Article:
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Greek President in Merkel in Germany: Greece has often felt lonely

ATHENS, Greece (AP) – Greece’s often strained relations in recent years with Europe’s economic powerhouse Germany took center stage during a meeting in Athens on Friday between outgoing German Chancellor Angela Merkel and the Greek president.

Katerina Sakellaropoulou was Merkel’s first official meeting during her visit to the country whose financial crisis has marked much of her 16-year tenure and Germany’s relations with Europe.

“There were times of difficulty and tension,” Sakellaropoulou told Merkel, referring to their two countries’ relations. “The financial crisis that many countries in Europe have been facing has put Greece, which has to pay a heavy price, mainly in a difficult position. It was an unprecedented situation… and Greece felt – rightly so, we often felt lonely. “

Greece’s decade-long financial crisis, which began in late 2019, saw a quarter of the country’s economy wiped out and Greece nearly exited the euro, the common currency used by many members of the ‘European Union.

Germany was the main contributor to the three successive international bailouts Greece received from 2010 to 2018.

But the bailout loans came with conditions. The Greek economy has come under strict scrutiny and a series of deeply felt reforms have been imposed, including repeated tax hikes and cuts in pensions, wages and public spending on everything from healthcare to infrastructure. .

While the Greek economy had suffered years of mismanagement and excessive spending of public money which contributed to its dire financial situation and triggered the crisis, the conditions imposed in return for the bailout were particularly harsh.

Many Greeks blamed Merkel – and her finance minister Wolfgang Schaeuble – for the forced austerity that led to falling living standards and economic depression. At one point, the unemployment rate reached 28%, with youth unemployment exceeding 60%.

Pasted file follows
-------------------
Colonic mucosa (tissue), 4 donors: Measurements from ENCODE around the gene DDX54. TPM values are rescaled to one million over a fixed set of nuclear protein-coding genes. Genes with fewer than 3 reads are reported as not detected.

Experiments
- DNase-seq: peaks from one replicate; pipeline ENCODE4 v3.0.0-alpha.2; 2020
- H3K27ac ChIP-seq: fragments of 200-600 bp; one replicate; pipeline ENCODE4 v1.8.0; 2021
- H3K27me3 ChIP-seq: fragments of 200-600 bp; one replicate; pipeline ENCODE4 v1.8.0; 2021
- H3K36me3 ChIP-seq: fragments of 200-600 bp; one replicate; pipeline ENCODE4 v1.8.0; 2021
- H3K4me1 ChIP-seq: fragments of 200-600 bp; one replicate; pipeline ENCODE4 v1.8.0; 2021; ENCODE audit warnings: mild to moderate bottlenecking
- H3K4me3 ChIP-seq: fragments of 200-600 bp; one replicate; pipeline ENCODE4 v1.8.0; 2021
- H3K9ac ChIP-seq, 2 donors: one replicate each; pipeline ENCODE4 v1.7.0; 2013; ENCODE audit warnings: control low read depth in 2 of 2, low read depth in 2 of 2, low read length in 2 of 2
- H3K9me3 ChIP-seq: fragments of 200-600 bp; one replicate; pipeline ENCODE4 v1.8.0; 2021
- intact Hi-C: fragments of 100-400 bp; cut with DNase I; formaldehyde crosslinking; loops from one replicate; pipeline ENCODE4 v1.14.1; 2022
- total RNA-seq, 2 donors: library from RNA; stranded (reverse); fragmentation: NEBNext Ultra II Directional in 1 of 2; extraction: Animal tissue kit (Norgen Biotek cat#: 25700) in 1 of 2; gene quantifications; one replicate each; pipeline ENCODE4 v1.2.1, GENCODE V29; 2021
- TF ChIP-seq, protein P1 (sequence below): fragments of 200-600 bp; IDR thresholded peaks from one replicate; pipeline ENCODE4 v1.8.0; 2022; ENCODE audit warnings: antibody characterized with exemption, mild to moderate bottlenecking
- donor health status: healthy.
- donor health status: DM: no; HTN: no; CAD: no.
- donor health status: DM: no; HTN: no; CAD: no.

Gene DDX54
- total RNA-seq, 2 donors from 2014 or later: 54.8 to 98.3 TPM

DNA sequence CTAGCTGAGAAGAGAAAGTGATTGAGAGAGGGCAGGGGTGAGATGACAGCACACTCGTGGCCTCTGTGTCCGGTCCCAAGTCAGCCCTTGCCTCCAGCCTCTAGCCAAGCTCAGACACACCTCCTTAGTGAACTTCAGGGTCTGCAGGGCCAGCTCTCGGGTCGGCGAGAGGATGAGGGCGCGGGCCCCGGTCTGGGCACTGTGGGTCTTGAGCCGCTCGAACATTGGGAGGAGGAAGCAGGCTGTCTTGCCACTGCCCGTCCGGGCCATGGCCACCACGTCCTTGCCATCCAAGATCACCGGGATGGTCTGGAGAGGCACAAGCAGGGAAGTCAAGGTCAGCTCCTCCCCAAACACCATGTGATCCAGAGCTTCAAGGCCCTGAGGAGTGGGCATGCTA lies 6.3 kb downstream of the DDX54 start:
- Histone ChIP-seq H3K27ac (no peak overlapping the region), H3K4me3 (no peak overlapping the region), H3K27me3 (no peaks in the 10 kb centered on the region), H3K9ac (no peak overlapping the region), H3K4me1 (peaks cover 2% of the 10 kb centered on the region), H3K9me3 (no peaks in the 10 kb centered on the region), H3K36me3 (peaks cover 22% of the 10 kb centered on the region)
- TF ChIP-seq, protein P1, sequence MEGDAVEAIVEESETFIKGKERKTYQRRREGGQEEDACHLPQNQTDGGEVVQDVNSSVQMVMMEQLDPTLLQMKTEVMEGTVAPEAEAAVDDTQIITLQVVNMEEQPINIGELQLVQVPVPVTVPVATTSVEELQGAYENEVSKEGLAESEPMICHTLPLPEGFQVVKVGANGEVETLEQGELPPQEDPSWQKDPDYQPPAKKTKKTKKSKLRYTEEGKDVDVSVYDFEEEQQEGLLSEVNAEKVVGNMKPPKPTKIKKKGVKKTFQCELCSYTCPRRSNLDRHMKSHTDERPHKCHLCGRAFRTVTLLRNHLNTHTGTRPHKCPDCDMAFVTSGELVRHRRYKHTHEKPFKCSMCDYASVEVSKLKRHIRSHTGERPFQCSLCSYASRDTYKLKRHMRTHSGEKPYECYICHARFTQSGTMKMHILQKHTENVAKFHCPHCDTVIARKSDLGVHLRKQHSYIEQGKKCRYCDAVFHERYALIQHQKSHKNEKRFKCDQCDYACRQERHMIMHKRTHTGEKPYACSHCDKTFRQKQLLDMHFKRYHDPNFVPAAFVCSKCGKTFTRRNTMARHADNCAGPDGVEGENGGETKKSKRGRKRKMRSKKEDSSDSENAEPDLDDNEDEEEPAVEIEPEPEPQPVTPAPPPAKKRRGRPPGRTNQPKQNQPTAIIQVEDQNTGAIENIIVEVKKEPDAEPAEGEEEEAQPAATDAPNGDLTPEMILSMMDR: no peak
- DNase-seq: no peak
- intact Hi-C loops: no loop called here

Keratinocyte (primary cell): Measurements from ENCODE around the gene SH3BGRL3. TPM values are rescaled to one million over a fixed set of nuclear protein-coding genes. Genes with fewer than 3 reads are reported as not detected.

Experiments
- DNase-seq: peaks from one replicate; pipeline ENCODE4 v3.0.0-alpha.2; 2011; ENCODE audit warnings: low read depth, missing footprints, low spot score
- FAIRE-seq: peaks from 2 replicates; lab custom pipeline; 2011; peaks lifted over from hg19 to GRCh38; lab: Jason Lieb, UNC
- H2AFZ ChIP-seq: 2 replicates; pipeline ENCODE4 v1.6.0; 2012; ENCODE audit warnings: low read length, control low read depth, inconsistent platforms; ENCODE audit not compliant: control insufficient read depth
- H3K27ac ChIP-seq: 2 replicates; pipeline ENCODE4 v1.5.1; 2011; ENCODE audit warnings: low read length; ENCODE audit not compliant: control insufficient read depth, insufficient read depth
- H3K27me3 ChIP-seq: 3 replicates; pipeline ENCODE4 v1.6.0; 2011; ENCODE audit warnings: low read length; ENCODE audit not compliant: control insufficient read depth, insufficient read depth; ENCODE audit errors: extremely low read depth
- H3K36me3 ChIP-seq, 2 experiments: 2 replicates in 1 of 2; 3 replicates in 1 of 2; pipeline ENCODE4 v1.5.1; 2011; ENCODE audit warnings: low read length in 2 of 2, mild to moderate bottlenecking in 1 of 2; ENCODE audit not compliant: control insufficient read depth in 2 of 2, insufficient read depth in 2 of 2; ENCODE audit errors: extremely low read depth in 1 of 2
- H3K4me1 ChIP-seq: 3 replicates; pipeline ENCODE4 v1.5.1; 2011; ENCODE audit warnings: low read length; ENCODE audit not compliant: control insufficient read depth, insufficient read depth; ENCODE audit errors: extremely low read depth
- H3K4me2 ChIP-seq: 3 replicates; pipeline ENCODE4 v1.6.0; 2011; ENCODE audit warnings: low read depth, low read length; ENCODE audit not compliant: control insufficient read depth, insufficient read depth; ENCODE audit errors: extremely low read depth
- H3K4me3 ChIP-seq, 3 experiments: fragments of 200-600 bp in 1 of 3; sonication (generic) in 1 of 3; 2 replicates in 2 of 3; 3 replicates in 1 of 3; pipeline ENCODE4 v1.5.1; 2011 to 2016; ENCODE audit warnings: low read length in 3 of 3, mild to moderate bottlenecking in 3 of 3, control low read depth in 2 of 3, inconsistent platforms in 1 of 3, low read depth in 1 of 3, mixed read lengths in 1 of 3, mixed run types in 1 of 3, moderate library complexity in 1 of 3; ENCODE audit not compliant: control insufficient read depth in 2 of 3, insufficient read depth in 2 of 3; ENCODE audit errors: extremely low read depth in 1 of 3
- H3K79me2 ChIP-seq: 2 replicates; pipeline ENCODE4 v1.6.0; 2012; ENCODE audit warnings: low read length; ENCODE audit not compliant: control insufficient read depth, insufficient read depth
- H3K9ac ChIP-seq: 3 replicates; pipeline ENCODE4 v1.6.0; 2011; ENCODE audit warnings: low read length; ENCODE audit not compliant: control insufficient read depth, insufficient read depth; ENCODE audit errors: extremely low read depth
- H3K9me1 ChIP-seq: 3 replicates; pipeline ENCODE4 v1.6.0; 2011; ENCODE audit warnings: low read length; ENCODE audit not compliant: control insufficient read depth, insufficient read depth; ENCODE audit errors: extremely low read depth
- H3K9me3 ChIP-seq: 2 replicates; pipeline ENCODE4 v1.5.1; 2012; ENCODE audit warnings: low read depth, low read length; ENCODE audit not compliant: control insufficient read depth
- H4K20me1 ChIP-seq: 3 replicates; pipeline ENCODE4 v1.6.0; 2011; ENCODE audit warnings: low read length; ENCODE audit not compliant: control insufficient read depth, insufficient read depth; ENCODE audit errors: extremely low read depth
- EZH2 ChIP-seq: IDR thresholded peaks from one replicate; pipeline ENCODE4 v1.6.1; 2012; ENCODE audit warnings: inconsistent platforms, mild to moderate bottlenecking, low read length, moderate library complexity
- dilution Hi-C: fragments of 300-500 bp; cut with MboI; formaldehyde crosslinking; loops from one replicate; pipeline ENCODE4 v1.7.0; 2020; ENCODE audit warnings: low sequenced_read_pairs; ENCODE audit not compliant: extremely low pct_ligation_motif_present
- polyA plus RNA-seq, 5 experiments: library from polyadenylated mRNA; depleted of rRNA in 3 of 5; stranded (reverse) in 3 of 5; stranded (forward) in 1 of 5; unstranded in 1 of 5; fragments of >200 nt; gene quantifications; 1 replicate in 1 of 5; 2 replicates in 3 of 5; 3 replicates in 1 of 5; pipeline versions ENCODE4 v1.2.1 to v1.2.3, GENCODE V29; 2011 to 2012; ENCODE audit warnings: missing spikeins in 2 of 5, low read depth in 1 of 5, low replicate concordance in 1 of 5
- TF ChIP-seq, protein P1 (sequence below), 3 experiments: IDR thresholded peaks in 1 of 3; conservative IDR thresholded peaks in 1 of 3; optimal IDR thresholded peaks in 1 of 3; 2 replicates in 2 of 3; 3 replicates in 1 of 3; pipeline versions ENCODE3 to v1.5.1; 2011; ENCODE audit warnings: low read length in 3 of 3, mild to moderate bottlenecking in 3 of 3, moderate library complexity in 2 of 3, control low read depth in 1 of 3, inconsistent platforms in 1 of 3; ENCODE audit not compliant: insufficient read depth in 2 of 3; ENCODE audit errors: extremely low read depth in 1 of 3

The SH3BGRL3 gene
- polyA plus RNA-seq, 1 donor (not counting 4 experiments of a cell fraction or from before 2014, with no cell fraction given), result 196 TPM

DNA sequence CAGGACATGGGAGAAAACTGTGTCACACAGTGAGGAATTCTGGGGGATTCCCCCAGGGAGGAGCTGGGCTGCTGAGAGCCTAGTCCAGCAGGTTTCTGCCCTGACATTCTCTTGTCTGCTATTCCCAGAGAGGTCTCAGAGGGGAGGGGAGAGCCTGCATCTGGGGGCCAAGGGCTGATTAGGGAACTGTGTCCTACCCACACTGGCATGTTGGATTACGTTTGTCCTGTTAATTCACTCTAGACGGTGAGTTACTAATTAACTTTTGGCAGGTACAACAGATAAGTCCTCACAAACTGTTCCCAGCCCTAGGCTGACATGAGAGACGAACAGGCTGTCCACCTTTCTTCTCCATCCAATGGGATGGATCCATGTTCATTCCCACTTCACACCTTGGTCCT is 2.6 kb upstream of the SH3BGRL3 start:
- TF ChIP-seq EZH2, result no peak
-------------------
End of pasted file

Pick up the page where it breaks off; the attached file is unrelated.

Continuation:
But as the country’s financial situation gradually improved, relations with Germany also improved and the general public’s sentiment towards Merkel herself.

“I believe that the time that has passed and the experiences that we have had during this period have contributed to mutual understanding and to drawing useful conclusions for the present and the future,” said Sakellaropoulou. “It is important for Europe to maintain its cohesion, and this has been shown in its management of the pandemic and in the Recovery Fund. “

Merkel replied to the Greek President that “you mentioned our relationship which has had its ups and downs, but which rests on solid foundations. Dialogue has always been the key to seeking and finding a solution.

She said there had been various challenges, including the destabilization of the euro currency “and the reforms that were to take place in all countries and in Greece”, and also touched briefly on the issue of migration for the Europe.

“What has given us strength during this time is the fact that we have always felt that we belong together,” Merkel said. “And I think that’s the basic feeling we have to have.”

After meeting Sakellaropoulou, Merkel began discussions with Greek Prime Minister Kyriakos Mitsotakis, at whose private residence she dined on Thursday evening after arriving in Athens.

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